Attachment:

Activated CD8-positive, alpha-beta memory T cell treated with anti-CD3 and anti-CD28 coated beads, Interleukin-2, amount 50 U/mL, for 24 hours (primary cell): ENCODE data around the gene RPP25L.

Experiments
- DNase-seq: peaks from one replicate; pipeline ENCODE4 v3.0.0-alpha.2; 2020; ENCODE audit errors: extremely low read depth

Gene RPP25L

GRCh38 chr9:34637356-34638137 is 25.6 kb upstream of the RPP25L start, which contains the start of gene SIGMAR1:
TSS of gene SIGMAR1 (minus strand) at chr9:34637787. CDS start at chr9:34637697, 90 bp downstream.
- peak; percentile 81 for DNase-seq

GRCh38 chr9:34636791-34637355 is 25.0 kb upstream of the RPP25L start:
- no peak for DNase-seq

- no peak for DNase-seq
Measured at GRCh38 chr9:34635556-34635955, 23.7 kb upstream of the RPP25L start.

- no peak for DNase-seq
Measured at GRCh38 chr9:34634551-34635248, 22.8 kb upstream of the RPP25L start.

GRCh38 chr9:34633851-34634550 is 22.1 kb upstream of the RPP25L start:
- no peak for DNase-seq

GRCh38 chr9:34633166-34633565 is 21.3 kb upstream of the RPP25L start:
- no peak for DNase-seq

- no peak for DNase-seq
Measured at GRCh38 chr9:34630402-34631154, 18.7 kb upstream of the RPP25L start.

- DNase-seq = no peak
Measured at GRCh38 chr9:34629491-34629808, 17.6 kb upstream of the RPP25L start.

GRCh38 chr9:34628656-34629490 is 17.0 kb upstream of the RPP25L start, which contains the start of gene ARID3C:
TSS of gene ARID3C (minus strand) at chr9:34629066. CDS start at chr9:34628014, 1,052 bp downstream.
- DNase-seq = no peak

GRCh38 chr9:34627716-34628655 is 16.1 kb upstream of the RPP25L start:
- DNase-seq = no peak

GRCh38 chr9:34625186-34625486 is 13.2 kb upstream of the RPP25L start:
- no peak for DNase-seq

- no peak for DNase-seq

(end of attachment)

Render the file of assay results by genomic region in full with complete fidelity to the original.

Activated CD8-positive, alpha-beta memory T cell treated with anti-CD3 and anti-CD28 coated beads, Interleukin-2, amount 50 U/mL, for 24 hours (primary cell): ENCODE data around the gene RPP25L.

Experiments
- DNase-seq: peaks from one replicate; pipeline ENCODE4 v3.0.0-alpha.2; 2020; ENCODE audit errors: extremely low read depth

Gene RPP25L

GRCh38 chr9:34637356-34638137 is 25.6 kb upstream of the RPP25L start, which contains the start of gene SIGMAR1:
TSS of gene SIGMAR1 (minus strand) at chr9:34637787. CDS start at chr9:34637697, 90 bp downstream.
- peak; percentile 81 for DNase-seq

GRCh38 chr9:34636791-34637355 is 25.0 kb upstream of the RPP25L start:
- no peak for DNase-seq

- no peak for DNase-seq
Measured at GRCh38 chr9:34635556-34635955, 23.7 kb upstream of the RPP25L start.

- no peak for DNase-seq
Measured at GRCh38 chr9:34634551-34635248, 22.8 kb upstream of the RPP25L start.

GRCh38 chr9:34633851-34634550 is 22.1 kb upstream of the RPP25L start:
- no peak for DNase-seq

GRCh38 chr9:34633166-34633565 is 21.3 kb upstream of the RPP25L start:
- no peak for DNase-seq

- no peak for DNase-seq
Measured at GRCh38 chr9:34630402-34631154, 18.7 kb upstream of the RPP25L start.

- DNase-seq = no peak
Measured at GRCh38 chr9:34629491-34629808, 17.6 kb upstream of the RPP25L start.

GRCh38 chr9:34628656-34629490 is 17.0 kb upstream of the RPP25L start, which contains the start of gene ARID3C:
TSS of gene ARID3C (minus strand) at chr9:34629066. CDS start at chr9:34628014, 1,052 bp downstream.
- DNase-seq = no peak

GRCh38 chr9:34627716-34628655 is 16.1 kb upstream of the RPP25L start:
- DNase-seq = no peak

GRCh38 chr9:34625186-34625486 is 13.2 kb upstream of the RPP25L start:
- no peak for DNase-seq

- no peak for DNase-seq